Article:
HIV Stigma among People Living with HIV in Southeast Iran

Document Type : Original Article

Authors

1 HIV/STI Surveillance Research Center, and WHO Collaborating Center for HIV Surveillance, Institute for Futures Studies in Health, Kerman University of Medical Sciences, Kerman, Iran

2 HIV/STI Surveillance Research Center, and WHO Collaborating Center for HIV Surveillance, Institute for Futures Studies in Health, Kerman University of Medical Sciences, Kerman, Iran Department of Epidemiology and Biostatistics, University of California San Francisco, San Francisco, CA, USA

3 Communicable and Noncommunicable Disease Department, Kerman University of Medical Sciences, Kerman, Iran

4 Social Determinants in Health Research Center, Institute for Futures Studies in Health, Kerman University of Medical Sciences, Kerman, Iran

5 Department of Epidemiology and Biostatistics, University of California San Francisco, San Francisco, CA, USA

10.22062/jkmu.2021.91759

Abstract

Background: This study aimed to measure internal and external HIV stigma and their associated factors among people living with HIV in the southeast of Iran.
Methods: Using convenience sampling and a standard questionnaire, we recruited 104 HIV-positive patients (40% women) in 2018-2019 from two public clinics in Kerman, Iran. The internal stigma scale ranged from 0-22 and the external stigma scale ranged from 0-11 in which a higher score indicates higher stigma.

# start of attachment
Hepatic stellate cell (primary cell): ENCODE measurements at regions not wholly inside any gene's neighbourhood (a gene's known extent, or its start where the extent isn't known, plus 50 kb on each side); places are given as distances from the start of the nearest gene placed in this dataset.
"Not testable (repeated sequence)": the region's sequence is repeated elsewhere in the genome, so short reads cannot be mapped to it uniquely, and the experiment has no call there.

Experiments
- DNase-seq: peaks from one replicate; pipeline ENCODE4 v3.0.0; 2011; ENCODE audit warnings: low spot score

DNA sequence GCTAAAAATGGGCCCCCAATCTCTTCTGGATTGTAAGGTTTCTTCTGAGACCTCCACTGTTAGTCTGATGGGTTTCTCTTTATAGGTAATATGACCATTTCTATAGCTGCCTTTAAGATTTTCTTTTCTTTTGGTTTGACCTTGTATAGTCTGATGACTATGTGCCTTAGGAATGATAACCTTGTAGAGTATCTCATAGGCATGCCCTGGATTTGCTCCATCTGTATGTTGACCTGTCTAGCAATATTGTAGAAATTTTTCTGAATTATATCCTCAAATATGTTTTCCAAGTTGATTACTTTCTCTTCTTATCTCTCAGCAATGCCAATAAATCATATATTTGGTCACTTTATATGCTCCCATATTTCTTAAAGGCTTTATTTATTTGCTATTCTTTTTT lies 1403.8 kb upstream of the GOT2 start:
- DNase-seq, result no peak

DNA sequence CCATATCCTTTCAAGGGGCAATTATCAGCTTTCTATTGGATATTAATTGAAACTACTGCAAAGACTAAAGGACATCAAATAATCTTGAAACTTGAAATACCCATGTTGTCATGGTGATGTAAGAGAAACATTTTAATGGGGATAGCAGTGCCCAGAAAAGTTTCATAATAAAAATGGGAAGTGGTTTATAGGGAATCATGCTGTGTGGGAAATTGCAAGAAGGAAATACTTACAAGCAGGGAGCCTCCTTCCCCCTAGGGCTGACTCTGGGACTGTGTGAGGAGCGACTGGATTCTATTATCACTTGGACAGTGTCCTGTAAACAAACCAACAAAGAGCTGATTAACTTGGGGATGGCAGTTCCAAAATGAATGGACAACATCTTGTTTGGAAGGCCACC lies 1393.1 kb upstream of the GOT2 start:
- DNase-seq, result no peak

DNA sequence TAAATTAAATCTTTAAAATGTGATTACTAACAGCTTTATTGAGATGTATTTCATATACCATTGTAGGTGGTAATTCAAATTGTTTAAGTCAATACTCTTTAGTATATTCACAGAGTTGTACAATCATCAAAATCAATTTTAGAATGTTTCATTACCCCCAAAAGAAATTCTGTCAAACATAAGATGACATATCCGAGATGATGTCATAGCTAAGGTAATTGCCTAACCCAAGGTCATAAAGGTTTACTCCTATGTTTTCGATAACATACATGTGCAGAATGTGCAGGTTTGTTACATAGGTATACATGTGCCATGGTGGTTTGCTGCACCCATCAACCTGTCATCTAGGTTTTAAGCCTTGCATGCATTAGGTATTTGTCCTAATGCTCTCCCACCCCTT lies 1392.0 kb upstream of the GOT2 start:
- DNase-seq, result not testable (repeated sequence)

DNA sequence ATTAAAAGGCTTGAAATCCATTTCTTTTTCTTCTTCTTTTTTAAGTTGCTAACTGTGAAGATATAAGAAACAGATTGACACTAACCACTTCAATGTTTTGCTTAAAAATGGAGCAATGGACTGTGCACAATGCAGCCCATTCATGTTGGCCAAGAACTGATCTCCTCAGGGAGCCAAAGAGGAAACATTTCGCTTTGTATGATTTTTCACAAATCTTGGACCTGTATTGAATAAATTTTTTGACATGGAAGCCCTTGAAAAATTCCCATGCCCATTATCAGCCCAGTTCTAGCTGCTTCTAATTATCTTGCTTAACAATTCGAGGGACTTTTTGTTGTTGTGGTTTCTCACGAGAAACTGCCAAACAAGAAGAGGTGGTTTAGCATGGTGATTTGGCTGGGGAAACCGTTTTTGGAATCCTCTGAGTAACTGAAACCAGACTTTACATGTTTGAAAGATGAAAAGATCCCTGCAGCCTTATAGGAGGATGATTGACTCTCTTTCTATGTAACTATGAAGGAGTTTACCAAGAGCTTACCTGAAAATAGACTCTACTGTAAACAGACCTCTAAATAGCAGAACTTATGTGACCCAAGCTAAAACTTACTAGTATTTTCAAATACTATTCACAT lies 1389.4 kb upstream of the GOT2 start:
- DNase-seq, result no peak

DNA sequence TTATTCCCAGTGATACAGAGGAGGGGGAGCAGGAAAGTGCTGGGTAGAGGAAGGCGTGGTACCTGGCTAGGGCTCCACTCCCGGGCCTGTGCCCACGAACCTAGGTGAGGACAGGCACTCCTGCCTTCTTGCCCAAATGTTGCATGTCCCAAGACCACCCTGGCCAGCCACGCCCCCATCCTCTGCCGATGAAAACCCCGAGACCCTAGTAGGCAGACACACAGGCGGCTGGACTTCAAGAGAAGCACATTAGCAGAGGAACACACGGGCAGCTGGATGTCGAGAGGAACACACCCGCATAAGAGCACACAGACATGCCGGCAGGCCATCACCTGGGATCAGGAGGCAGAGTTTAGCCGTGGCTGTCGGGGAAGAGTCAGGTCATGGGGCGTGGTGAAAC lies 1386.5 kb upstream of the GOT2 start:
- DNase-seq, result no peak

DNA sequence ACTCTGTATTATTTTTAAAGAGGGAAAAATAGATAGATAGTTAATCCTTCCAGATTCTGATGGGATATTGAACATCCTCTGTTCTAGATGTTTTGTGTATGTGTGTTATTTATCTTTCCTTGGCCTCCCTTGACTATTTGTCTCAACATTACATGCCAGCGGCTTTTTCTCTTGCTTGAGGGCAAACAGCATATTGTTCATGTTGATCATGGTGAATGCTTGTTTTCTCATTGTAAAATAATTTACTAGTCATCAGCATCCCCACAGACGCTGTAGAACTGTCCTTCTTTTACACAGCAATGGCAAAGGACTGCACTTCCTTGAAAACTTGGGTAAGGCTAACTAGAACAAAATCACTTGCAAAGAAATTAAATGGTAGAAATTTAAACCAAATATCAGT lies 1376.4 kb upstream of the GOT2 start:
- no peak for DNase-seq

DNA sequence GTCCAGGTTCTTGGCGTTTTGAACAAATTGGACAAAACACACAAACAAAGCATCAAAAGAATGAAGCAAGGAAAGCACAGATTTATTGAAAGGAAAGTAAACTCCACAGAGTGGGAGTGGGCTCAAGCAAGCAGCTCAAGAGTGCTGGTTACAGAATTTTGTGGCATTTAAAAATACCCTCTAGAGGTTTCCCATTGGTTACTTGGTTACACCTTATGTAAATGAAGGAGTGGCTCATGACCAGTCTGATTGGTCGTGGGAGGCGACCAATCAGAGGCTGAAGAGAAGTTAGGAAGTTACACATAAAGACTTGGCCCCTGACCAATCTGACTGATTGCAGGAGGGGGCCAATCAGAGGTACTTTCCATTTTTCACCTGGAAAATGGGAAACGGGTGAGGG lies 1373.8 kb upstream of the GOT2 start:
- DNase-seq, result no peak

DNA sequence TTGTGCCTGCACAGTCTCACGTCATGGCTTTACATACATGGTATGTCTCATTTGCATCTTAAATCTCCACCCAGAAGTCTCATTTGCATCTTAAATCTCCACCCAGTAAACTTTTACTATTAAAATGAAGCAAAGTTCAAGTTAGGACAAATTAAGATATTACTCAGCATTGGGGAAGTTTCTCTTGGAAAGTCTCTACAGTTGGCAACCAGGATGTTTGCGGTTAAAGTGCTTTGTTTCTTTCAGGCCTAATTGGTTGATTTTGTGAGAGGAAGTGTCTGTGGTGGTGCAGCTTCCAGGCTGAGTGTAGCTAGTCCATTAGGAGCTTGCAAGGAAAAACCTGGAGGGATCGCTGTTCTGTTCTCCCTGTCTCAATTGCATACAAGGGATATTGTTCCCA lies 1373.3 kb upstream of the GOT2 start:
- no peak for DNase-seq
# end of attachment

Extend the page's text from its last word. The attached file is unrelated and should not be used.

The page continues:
Results: The mean internal stigma score was 10.7 (SD: 5.2), and that of the external stigma score was 3.1 (SD: 2.9). In multivariable regression analysis, women (Adjusted (Adj). ᵦ=-3.3; p=0.08), and married people (Adj. ᵦ=-5.5; p=<0.001) experienced less internal stigma. In contrast, those who were a member of support group of PLHIV (Adj. ᵦ=2.8; p=0.04), and those infected by sexual contact (Adj. ᵦ=2.1; P=0.006) experienced a higher internal stigma. Moreover, married people (Adj. ᵦ=-1.4; p=0.01), those with high school or higher education (Adj. ᵦ=-1.7; p=0.002), and those with other transmission routes (Adj. ᵦ=-1.4; P=0.01) experienced lower external stigma.